Standard terms and conditions accompanying the letter of retainer included confirmation where it was not possible to give a meaningful estimate the Defendant would endeavour to give the Claimant the best information available at the time.

The JFL Litigation


Underlying the matters upon which the Claimant sought the Defendant's advice and representation was a family dispute. The company in question was Jabac Finances Limited (“JFL”), a lending company owned and controlled by members of the Claimant's family and of which he was a director with a 20% shareholding.


The intention referred to in the retainer letter of 21 August 2017 (of using the possibility of litigation to resolve matters in mediation at relatively low cost) was not achieved. His pre-action letters were sent in September 2017. On 6 November 2017, JFL suspended the Claimant and subsequently issued a claim against the Claimant for breach of fiduciary duty. I understand that it also made an application for pre-action disclosure. The Claimant's section 994 unfair prejudice petition was issued on 15 March 2018. He also issued whistleblowing and discrimination proceedings in the Employment Tribunal. The Claimant has become caught up in a web of interconnected litigation involving JFL and members of his family.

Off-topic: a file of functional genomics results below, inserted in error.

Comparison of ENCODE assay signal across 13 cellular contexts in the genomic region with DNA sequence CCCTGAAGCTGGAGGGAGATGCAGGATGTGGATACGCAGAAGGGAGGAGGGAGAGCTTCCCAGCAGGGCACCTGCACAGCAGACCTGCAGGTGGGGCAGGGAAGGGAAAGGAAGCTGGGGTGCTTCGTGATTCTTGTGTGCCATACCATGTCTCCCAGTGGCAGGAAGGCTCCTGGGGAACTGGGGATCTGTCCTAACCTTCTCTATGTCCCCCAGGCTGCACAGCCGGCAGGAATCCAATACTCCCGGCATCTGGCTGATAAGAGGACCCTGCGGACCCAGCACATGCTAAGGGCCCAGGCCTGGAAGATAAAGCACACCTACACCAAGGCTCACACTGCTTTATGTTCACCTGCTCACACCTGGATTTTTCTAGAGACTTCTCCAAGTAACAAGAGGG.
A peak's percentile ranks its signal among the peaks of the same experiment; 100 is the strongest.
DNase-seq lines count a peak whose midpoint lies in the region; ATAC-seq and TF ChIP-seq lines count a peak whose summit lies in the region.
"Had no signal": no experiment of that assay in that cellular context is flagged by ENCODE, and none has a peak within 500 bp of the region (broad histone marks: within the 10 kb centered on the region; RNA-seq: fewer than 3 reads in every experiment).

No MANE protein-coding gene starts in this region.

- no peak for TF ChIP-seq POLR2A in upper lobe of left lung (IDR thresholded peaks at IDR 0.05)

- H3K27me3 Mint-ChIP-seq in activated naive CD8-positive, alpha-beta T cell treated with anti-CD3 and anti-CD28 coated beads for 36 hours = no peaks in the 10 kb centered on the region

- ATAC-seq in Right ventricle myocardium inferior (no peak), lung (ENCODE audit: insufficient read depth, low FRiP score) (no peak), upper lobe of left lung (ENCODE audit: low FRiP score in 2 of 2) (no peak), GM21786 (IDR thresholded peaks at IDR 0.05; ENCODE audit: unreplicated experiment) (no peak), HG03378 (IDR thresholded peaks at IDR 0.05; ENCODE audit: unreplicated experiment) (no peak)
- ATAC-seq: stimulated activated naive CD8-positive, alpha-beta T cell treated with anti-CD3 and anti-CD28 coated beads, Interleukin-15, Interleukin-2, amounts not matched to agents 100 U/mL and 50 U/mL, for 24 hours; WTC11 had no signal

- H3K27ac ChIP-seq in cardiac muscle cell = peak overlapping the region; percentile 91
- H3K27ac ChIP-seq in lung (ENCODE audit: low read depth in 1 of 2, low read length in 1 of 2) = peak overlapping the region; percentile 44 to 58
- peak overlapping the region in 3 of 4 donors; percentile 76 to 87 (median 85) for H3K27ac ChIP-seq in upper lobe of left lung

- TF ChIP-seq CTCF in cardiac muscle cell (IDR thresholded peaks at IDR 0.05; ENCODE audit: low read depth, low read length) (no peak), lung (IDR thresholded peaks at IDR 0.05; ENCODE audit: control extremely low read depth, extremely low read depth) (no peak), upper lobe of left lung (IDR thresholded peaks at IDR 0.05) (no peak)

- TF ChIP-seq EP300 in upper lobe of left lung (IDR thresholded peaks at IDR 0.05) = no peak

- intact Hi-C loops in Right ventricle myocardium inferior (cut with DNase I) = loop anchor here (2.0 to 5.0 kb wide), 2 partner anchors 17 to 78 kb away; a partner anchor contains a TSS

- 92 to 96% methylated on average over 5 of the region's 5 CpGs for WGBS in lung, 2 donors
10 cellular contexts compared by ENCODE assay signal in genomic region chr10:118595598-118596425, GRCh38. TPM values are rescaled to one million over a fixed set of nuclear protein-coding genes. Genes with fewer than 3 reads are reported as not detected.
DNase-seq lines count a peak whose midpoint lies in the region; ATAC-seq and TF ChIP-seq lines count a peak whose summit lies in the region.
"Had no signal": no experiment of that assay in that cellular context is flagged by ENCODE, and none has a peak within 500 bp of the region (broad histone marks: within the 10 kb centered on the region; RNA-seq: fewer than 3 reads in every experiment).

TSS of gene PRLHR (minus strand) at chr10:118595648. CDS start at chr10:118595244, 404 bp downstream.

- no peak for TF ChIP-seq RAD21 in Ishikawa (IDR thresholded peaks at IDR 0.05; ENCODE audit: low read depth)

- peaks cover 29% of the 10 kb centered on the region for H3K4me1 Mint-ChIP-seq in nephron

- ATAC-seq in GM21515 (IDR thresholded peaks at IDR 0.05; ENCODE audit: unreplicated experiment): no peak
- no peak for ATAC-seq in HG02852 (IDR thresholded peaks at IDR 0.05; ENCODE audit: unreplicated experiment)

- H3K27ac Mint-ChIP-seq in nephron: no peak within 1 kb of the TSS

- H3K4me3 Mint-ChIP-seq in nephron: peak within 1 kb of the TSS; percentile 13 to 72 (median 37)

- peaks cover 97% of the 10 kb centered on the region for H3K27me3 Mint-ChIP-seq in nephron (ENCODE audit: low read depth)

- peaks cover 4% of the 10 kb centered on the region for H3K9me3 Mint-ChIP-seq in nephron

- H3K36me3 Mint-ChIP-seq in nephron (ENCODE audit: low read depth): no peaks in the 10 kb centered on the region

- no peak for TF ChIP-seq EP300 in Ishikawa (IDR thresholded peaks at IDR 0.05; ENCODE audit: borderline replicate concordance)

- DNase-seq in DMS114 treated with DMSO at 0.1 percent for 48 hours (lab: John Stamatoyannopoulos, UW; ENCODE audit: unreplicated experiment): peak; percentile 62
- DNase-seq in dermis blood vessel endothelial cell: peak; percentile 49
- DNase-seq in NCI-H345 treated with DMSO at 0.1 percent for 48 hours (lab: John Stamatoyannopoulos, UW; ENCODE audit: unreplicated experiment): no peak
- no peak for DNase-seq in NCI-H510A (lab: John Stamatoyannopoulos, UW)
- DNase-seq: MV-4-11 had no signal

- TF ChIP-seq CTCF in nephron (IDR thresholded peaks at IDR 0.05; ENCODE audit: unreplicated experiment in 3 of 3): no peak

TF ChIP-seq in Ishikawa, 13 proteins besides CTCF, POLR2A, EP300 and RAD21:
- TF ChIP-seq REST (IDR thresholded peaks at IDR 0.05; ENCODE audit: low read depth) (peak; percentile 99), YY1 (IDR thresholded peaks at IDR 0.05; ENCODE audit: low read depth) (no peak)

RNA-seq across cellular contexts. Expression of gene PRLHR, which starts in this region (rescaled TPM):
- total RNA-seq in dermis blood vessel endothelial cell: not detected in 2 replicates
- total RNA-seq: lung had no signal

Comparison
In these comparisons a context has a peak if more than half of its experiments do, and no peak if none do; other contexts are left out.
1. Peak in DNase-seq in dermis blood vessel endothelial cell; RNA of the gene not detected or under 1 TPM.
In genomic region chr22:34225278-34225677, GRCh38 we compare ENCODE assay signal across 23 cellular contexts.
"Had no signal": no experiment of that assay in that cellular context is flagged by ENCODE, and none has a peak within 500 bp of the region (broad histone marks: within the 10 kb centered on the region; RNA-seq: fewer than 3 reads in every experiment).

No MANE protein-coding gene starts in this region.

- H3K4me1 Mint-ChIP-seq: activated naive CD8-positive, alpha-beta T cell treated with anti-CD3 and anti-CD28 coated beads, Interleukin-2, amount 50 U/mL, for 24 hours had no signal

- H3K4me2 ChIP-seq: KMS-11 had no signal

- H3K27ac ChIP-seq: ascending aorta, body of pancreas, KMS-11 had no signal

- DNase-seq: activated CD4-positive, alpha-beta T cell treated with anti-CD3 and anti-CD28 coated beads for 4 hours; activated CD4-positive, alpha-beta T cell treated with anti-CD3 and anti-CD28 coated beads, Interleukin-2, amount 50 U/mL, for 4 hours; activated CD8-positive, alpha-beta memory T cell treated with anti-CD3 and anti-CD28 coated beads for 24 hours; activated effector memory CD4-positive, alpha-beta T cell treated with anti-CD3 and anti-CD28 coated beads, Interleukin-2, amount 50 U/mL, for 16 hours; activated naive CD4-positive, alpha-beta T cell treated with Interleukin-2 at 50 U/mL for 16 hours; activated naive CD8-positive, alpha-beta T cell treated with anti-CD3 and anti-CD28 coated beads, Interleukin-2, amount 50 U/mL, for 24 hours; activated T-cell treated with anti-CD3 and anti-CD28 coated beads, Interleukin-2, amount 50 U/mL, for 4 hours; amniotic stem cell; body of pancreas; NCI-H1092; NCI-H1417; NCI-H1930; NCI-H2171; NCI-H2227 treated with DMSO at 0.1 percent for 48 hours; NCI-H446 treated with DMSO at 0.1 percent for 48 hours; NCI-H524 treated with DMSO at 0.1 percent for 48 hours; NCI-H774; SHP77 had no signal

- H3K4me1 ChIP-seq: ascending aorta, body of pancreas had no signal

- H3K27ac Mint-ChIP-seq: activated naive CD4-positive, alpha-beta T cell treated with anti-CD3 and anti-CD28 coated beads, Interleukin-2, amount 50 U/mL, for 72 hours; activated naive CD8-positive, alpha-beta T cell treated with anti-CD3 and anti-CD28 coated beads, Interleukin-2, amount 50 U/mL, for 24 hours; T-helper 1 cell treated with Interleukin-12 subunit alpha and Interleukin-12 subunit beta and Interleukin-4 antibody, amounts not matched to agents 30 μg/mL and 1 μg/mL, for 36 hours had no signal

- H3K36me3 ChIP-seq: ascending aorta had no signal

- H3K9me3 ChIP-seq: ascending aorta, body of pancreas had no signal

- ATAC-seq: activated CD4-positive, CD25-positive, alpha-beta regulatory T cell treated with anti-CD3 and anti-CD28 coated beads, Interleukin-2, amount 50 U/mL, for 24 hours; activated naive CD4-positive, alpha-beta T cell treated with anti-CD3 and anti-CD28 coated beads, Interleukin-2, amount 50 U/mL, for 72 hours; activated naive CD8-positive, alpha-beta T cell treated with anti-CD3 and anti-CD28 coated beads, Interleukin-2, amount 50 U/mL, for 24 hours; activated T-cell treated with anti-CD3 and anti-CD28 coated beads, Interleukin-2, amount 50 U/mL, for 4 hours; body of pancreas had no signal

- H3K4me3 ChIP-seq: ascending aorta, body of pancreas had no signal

It would seem that a mediation did take place in March 2018, and from the evidence I have seen the parties came close to agreement at that time, but it was evidently ultimately unsuccessful. The contract of retainer between the Claimant and the Defendant terminated in May 2018 when the Claimant instructed his current solicitors Fahri LLP.